Endothelin1 and Nitric Oxide Synthase: Role in Glaucoma
Endothelin-1 (ET-1) is a small peptide molecule that causes blood vessels to constrict. It is elevated in the aqueous humor of people with primary open angle glaucoma and in the blood plasma of people with normal tension glaucoma. Chronic low-dose administration of the peptide to primates produces optic nerve damage that mirrors the damage found in glaucoma. ET-1 may also regulate another vessel-constricting molecule called nitric oxide (NO). The excess production of NO, through enzymes called NO synthases (NOS), in ocular cells also causes optic nerve damage. It has been found that in rats with glaucoma, inhibitors of the NOS-2 enzyme prevent damage to the retinal ganglion cells. In earlier research, Dr. Prasanna found evidence that ET-1 increases the amount of NOS-2 in human pigmented ciliary epithelial cells, and is now utilizing the rat model of glaucoma to examine the role of ET-1 in regulating NOS-2 gene expression. The knowledge gained from this study could help provide a basis for the use of molecules that inhibit the activity of ET-1 as a possible treatment of glaucoma.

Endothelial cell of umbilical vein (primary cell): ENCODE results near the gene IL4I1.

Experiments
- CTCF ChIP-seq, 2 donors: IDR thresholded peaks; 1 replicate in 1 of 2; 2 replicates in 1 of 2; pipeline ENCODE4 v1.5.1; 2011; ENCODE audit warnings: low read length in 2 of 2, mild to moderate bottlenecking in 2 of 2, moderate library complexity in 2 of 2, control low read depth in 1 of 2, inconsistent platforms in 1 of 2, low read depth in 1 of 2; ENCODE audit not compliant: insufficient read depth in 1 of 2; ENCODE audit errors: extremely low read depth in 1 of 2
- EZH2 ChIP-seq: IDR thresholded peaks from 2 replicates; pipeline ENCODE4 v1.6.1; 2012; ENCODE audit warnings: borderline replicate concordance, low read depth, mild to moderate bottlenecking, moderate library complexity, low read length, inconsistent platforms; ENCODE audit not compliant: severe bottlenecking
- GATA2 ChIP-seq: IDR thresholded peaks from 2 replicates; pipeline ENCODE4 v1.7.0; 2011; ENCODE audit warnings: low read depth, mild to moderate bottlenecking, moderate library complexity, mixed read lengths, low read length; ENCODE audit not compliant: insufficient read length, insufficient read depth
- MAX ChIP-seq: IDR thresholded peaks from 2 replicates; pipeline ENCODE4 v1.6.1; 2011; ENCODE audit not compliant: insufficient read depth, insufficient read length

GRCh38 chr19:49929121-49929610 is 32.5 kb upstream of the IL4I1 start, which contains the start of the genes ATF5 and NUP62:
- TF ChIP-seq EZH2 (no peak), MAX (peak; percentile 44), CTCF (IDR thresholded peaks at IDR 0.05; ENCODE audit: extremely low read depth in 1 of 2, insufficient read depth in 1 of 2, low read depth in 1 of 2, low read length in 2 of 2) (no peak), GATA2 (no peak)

First published on: June 10, 2008
Last modified on: September 27, 2010